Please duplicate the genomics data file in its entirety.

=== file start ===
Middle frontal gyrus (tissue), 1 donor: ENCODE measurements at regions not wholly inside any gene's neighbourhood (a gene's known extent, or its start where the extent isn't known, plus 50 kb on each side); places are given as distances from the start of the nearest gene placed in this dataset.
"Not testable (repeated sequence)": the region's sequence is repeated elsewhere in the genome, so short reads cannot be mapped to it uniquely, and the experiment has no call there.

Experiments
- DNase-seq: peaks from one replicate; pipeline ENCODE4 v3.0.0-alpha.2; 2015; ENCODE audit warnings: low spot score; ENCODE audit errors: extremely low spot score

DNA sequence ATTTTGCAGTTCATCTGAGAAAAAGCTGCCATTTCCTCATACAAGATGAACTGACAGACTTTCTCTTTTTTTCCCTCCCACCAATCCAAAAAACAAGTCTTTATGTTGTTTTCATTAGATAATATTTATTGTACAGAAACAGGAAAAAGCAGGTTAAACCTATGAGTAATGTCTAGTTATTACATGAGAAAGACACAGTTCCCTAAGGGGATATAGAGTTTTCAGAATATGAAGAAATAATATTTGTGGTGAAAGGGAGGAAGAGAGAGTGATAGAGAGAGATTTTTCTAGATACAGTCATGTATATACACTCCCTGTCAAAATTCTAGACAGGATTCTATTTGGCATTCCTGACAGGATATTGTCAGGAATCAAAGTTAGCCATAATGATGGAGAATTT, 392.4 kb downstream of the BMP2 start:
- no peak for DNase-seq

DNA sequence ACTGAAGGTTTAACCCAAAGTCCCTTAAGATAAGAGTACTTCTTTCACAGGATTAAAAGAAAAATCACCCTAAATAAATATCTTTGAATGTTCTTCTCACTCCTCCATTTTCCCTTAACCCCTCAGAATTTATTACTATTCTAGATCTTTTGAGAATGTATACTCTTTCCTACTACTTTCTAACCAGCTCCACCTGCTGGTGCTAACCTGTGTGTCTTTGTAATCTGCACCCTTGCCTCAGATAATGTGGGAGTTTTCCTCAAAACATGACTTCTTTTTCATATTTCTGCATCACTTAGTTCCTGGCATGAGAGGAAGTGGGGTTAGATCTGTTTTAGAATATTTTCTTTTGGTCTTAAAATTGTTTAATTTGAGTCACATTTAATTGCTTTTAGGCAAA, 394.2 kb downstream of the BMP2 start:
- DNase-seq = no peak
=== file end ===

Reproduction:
Middle frontal gyrus (tissue), 1 donor: ENCODE measurements at regions not wholly inside any gene's neighbourhood (a gene's known extent, or its start where the extent isn't known, plus 50 kb on each side); places are given as distances from the start of the nearest gene placed in this dataset.
"Not testable (repeated sequence)": the region's sequence is repeated elsewhere in the genome, so short reads cannot be mapped to it uniquely, and the experiment has no call there.

Experiments
- DNase-seq: peaks from one replicate; pipeline ENCODE4 v3.0.0-alpha.2; 2015; ENCODE audit warnings: low spot score; ENCODE audit errors: extremely low spot score

DNA sequence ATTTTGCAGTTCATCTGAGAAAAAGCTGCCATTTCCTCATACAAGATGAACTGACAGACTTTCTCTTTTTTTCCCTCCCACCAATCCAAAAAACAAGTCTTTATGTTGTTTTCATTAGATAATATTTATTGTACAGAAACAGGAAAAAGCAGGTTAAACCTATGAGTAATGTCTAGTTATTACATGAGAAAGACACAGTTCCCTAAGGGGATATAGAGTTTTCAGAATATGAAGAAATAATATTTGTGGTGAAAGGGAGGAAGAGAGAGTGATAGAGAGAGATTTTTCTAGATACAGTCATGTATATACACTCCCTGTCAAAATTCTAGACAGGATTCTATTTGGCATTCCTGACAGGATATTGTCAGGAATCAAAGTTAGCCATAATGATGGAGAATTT, 392.4 kb downstream of the BMP2 start:
- no peak for DNase-seq

DNA sequence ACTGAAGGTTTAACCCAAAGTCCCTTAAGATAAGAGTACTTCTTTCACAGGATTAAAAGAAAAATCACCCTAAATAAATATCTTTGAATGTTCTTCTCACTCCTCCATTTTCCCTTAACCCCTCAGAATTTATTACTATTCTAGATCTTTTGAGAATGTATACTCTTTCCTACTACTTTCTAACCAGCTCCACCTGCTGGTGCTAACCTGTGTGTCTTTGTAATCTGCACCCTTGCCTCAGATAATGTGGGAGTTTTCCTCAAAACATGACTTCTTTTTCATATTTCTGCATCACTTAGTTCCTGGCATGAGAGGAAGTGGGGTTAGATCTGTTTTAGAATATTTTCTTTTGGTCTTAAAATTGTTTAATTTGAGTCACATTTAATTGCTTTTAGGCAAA, 394.2 kb downstream of the BMP2 start:
- DNase-seq = no peak